A disgusting anti-religious military group just did something that will certainly make your blood boil.
The Military Religious Freedom Foundation (MRFF), which is run by Mikey Weinstein, complained to the media when an Air Force Academy assistant football coach, Steed Lobotzke, tweeted Bible verses from his personal account.
Of course, as you might suspect, sharing Bible verses on Twitter is not a violation of the law or the school’s rules. Yet despite that, the MRFF chose to be unnecessarily ruthless against the assistant coach.
Here are several tweets which were criticized by MRFF from Lobotzke:
Truly, truly, I say to you, unless one is born again he cannot see the kingdom of God. (John 3:3 ESV)
— Steed Lobotzke (@CoachLobotzke) December 9, 2016
I saw the Spirit descend from heaven…and it remained on him…And I have seen and have borne witness that this is the Son of God. John1:32
— Steed Lobotzke (@CoachLobotzke) December 8, 2016
Several Bible verses on an explicitly labeled private account were apparently enough to send Weinstein and the rest of MRFF group into complete hysterics, accusing Lobotzke of “Christian evangelizing via twitter, blatantly defying Air Force regulations.”
The MRFF told The Gazette in a statement:
“Today, the Air Force Academy senior leadership clearly shows that unchecked Christian extremism is worse than ever at the Academy, especially on its football team, with the shocking discovery of what the football team’s Tight Ends Coach, Steed Lobotzke, a 1992 USAFA grad, has been doing with his official USAFA football twitter account.
The official twitter feed is filled with illicit proselytizing in the name of Jesus Christ and even includes such biblical citations juxtaposed with pictures of official football team meetings.”
But the Air Force didn’t seem to mind the tweets by Lobotzke.
Instead, they noted Twitter accounts of coaches are personal and have no connection to the Air Force Academy Athletic Department.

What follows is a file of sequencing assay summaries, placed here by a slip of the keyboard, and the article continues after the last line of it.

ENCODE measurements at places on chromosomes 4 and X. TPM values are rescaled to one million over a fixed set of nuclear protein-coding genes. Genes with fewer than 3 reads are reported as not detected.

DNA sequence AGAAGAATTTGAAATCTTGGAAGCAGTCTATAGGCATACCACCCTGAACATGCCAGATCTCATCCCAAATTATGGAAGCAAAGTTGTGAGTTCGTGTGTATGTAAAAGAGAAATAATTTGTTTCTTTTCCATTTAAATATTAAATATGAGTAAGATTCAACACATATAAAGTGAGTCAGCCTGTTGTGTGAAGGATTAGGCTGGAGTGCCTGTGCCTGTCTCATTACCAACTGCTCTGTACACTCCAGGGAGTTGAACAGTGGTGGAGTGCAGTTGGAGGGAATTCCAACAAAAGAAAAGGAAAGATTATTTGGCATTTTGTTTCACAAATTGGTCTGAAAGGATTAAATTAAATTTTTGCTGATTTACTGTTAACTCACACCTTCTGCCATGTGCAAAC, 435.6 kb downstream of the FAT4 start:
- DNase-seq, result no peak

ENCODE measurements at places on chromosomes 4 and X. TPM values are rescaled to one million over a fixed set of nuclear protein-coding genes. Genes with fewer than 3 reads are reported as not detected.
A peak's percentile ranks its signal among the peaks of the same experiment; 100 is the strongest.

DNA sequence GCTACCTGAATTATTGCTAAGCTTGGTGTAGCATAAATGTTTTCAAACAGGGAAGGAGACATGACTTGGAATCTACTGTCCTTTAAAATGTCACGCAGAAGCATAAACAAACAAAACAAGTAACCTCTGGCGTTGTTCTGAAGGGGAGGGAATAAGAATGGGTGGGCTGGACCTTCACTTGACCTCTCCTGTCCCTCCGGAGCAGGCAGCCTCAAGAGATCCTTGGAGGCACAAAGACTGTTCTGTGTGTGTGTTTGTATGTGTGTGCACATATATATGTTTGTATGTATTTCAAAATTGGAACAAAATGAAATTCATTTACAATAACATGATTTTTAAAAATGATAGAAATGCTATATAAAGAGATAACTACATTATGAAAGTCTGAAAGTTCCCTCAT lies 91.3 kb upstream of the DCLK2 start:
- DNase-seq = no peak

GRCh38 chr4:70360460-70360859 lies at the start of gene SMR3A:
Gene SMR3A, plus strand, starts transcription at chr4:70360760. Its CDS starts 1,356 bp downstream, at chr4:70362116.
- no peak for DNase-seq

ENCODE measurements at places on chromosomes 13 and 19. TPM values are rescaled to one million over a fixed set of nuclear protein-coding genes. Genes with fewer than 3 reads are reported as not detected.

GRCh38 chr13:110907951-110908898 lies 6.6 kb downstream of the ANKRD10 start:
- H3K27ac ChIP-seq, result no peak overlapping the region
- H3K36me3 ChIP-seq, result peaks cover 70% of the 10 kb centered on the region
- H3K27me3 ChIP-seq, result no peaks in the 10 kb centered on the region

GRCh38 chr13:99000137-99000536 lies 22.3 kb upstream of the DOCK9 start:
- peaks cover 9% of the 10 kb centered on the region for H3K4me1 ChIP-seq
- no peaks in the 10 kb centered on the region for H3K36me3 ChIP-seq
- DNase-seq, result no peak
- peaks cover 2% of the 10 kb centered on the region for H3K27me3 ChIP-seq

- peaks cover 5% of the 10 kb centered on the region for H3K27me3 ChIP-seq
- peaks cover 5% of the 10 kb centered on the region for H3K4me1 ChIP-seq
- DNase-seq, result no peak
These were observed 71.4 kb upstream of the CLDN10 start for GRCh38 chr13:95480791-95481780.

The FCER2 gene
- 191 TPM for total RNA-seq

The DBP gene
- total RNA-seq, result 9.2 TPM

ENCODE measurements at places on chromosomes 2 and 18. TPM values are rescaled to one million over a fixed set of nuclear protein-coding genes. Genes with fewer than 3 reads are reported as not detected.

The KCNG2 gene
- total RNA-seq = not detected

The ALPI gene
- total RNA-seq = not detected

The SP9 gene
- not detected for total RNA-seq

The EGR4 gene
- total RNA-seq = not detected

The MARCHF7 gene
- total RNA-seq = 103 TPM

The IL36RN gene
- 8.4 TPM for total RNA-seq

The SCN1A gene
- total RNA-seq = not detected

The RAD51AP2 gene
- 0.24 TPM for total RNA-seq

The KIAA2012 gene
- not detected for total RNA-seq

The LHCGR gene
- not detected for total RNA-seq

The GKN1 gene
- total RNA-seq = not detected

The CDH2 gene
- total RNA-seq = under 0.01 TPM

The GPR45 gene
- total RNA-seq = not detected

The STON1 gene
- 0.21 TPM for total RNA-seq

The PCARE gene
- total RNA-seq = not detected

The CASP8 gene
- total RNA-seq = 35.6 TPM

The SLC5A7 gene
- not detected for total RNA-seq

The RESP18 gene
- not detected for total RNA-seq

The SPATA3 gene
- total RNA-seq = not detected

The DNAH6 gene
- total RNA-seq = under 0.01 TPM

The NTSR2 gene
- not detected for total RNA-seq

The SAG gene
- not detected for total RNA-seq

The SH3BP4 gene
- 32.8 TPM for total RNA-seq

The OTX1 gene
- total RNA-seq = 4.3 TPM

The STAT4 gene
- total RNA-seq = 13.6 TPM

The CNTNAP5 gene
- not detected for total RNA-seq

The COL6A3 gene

The Air Force Academy Athletic Department responded:
“The Academy remains committed to protecting individuals’ right to practice any religion they choose, or no religion, provided their practices do not violate policy or law, or impede mission accomplishment, military readiness, unit cohesion, standards or discipline.”
That statement wasn’t even enough to satisfy Weinstein, who told The Gazette, “This is complete and utter (expletive), there will be a lot more to come on this.”
It’s not surprising that Weinstein has been widely criticized for waging a war on Christianity.
He has described Christians as,“gangs of fundamentalist Christian monsters who terrorize their fellow Americans by forcing their weaponized and twisted version of Christianity upon their helpless subordinates.”
Weinstein has had public disputes with religious figures like James Dobson and Ted Haggard, even challenging Haggard to a fight after an email between the two was leaked to the press.
His views are radical and extreme, yet meanwhile, he makes those same claims about others.
In November 2014, Weinstein claimed that “radical Christians” in America could pose the same level of threat that ISIS has on the Middle East.
MRFF is an anti-Christian bigotry group that relies on intimidation and hyperbole to silence any opposition to their bogus cause.
If you ever see the words “Military Religious Freedom Foundation” or “Michael Weinstein”, just walk away.